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Want to fund the next Google? All you need is Rs 1,000!

Last updated on: August 5, 2010 12:24 IST

Want to fund the next Google? All you need is Rs 1,000!

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Puja Banta in Mumbai


It takes Rs 1,000 to fund a start-up. Yes, you read that right. Now, Rs 1,000 is all you need if you want become a venture capitalist.

Thanks to the innovative concept of 'crowd funding', anyone can now become a shareholder in new projects and partake in their profits.

Crowd funding is an extension of another new age phenomenon called crowd sourcing. Crowd sourcing is the act of outsourcing jobs, typically performed by employees or vendors, to a large group of people, or the crowd.

In case of crowd funding, it is the financial requirements of a business that are outsourced to a group of people.

The concept has been formally introduced in India with the launch of GrowVC's 'Virtual Silicon Valley' software platform.

If you have started your own business or are thinking of starting one, you'll be familiar with the chicken-and-egg situation most start-ups face.

To start a business, you need funds, and when you approach venture capitalists for these funds, they want to see the progress you have made and the tangible results that your business has produced; which in turn cannot be achieved without sufficient funds.

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This is where angel investors come in. They fund start-ups at an early stage and help them reach a level where they can get other investors in.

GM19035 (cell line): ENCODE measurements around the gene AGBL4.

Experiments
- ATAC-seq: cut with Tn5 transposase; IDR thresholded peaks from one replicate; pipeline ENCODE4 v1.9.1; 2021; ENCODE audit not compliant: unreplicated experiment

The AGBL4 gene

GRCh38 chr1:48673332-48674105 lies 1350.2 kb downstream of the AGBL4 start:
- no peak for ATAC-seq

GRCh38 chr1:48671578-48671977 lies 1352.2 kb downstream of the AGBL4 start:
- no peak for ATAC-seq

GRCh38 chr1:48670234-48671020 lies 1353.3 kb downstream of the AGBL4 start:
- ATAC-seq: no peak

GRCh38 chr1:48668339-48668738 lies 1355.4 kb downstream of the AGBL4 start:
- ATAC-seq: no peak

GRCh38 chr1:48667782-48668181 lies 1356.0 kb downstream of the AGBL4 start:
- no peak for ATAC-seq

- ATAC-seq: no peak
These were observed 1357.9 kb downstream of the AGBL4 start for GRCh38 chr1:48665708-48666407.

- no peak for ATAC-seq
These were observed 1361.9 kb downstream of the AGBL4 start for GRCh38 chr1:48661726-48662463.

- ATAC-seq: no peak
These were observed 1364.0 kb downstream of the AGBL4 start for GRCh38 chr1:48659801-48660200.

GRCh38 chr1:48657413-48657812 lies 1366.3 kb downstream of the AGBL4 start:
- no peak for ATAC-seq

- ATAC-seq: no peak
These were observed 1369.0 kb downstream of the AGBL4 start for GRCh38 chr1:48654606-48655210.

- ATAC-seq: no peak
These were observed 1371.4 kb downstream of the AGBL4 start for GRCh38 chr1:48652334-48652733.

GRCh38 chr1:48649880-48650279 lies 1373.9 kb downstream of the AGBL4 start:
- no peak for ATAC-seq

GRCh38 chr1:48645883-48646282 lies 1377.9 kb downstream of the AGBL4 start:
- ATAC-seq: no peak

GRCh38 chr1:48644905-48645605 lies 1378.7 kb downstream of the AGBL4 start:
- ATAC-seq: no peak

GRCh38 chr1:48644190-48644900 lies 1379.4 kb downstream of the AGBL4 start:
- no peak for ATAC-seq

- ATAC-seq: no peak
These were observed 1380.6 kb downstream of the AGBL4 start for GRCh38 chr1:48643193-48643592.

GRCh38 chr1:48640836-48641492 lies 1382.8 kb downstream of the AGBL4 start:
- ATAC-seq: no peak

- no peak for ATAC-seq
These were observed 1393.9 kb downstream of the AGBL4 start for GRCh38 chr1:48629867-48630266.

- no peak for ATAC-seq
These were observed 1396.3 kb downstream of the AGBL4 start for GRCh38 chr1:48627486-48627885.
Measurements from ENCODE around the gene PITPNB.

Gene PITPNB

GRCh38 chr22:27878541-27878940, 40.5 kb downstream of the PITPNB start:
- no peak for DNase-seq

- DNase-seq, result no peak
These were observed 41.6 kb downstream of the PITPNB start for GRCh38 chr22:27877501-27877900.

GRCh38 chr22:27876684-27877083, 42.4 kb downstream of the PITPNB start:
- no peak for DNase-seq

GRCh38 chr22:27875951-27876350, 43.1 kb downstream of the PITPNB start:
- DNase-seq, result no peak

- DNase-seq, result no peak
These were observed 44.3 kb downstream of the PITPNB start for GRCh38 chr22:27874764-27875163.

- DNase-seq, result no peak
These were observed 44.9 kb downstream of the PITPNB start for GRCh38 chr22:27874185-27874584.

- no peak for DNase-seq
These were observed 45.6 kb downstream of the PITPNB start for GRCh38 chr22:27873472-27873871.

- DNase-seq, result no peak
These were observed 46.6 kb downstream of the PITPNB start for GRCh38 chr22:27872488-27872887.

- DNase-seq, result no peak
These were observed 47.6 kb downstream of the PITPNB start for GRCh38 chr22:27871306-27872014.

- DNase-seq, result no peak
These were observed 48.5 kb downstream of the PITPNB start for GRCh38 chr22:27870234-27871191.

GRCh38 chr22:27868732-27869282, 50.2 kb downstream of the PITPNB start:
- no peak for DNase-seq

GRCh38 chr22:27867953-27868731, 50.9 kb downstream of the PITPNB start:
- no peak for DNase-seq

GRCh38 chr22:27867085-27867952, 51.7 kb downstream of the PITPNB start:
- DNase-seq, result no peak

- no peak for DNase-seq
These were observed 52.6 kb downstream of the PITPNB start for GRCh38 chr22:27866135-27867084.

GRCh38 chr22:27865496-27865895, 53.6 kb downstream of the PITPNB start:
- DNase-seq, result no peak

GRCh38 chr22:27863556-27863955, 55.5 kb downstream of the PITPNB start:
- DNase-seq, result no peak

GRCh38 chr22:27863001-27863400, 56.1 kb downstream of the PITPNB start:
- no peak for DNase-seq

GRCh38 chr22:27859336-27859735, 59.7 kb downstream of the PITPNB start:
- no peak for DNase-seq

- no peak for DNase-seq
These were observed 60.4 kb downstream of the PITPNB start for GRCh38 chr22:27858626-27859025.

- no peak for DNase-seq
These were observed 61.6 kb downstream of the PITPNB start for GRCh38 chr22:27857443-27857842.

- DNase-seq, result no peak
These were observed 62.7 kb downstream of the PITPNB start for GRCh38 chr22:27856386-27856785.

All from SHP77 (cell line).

"Unfortunately in India, angel funds -- or incubators -- are too few compared to the amount of talent, ideas and potential entrepreneurs that the country can produce. In the United States, around 350,000 angels invest up to $30 billion annually to fund around 60,000 new ventures. Whereas in India, the angel investments are in the range of $ 15 to 20 million annually," says Satish Kataria, managing director of Springboard Ventures, the official partners of GrowVC in India.

This tremendous gap in early stage investments is what this platform hopes to fill with its initiative of getting common people to fund interesting ideas.

The fund is aimed at start-ups that need up to $ 1 million -- or Rs 5 crore. In venture capital circles, this would be a  small amount to fund and most VCs in India today look for bigger deal sizes and later-stage companies.

The GrowVC platform has no minimum deal size and start-ups can seek funds as small as Rs 50,000 and can have 50 people investing Rs 1,000 each to fulfil this requirement.